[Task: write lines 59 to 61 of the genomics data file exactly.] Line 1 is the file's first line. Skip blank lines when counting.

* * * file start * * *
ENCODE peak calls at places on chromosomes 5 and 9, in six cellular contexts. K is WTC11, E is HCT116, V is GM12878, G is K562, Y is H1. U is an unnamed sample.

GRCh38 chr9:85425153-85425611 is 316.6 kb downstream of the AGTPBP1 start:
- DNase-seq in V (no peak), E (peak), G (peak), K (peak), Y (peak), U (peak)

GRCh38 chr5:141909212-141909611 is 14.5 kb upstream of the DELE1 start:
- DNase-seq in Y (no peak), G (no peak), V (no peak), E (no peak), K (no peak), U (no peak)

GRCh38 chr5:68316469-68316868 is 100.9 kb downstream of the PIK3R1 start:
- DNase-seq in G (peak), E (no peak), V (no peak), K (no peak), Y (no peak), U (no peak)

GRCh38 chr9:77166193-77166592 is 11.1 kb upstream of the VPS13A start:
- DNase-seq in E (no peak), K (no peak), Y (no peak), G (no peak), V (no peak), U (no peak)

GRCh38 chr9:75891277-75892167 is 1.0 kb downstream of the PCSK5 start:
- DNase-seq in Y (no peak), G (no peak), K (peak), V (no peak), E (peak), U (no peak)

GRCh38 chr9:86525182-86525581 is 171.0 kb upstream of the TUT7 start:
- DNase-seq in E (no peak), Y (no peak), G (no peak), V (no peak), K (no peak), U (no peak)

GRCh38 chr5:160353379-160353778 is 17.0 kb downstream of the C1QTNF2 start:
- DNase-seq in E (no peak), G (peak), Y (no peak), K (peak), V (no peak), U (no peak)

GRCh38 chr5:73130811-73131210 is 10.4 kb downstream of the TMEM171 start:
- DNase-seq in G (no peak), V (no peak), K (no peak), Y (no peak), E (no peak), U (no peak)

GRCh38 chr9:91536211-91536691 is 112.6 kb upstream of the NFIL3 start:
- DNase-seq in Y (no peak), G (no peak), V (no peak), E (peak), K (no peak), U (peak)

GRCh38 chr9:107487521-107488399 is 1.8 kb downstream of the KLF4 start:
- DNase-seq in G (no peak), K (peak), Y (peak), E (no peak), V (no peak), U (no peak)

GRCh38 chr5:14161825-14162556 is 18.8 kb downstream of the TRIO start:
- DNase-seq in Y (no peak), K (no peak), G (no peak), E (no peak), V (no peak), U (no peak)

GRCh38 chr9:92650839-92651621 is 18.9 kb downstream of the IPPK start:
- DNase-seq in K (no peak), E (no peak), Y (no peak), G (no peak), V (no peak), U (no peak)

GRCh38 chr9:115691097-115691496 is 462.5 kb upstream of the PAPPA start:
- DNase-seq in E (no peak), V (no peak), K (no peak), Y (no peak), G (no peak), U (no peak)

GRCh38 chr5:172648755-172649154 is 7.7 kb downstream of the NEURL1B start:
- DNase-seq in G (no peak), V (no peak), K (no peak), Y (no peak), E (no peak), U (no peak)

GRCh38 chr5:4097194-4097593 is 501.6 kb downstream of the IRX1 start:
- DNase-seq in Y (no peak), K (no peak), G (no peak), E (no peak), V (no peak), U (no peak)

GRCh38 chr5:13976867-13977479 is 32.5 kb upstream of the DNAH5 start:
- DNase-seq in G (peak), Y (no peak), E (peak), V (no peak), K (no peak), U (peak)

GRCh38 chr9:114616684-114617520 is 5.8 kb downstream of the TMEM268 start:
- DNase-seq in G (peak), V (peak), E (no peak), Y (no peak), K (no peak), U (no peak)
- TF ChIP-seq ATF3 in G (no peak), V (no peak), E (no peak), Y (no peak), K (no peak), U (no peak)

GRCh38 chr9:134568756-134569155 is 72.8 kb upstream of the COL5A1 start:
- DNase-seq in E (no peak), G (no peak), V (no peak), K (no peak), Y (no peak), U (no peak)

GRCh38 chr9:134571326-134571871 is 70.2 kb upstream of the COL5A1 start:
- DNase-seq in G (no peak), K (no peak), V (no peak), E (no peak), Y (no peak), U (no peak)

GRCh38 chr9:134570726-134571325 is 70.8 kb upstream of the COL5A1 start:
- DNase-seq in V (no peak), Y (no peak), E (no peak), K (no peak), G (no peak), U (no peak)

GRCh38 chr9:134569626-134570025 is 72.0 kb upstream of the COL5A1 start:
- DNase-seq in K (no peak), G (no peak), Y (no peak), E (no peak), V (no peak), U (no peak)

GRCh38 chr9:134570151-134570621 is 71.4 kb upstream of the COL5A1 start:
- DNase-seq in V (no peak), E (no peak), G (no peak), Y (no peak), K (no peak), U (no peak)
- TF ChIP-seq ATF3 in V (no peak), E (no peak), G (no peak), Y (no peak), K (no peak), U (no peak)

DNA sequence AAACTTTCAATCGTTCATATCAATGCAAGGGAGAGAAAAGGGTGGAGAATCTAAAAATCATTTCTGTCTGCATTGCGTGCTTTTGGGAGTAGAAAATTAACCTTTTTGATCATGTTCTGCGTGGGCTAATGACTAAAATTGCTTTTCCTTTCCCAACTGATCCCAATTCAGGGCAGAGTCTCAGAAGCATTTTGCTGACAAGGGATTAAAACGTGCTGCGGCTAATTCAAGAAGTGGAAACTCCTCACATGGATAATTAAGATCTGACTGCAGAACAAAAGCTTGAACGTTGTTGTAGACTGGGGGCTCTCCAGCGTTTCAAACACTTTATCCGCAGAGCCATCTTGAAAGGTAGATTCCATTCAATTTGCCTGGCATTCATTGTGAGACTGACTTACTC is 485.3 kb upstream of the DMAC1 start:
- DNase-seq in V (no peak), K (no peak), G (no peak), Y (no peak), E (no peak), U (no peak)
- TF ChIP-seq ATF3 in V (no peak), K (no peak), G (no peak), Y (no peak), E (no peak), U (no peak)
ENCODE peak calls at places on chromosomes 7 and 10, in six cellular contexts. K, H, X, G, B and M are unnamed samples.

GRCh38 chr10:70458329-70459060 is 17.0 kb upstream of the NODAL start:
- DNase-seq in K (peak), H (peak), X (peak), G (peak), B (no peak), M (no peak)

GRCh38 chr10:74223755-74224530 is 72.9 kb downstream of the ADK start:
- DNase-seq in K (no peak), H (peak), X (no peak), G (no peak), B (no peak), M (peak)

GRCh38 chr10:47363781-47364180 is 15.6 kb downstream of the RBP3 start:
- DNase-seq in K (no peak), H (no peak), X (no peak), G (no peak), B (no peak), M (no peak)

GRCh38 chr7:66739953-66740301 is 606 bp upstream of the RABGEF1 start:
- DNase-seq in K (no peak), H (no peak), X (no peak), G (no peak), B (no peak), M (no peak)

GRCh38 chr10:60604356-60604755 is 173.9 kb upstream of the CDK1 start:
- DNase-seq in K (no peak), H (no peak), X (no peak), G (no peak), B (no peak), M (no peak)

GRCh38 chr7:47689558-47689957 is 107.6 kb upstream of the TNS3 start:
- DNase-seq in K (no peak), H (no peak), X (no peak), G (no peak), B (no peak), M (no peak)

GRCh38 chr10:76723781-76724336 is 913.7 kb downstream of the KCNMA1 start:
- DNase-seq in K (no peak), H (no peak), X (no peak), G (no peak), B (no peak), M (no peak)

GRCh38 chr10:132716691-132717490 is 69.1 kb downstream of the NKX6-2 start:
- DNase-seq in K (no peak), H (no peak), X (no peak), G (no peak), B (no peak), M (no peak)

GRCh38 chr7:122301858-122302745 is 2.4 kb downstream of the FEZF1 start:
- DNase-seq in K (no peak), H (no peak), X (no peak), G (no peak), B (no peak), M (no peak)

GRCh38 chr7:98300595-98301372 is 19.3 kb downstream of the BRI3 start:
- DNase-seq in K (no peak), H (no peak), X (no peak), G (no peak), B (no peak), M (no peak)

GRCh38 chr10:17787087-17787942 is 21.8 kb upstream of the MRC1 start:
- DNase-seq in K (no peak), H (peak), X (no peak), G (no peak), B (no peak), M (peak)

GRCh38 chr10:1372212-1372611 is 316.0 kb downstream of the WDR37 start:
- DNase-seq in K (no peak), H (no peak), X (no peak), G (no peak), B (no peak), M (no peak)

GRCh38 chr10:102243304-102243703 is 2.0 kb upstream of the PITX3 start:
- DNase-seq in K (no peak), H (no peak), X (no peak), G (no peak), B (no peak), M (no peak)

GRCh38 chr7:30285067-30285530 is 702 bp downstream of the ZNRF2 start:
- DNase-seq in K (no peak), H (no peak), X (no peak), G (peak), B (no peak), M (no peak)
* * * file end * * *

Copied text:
- DNase-seq in K (no peak), H (no peak), X (no peak), G (no peak), B (no peak), M (no peak)

GRCh38 chr10:60604356-60604755 is 173.9 kb upstream of the CDK1 start:
- DNase-seq in K (no peak), H (no peak), X (no peak), G (no peak), B (no peak), M (no peak)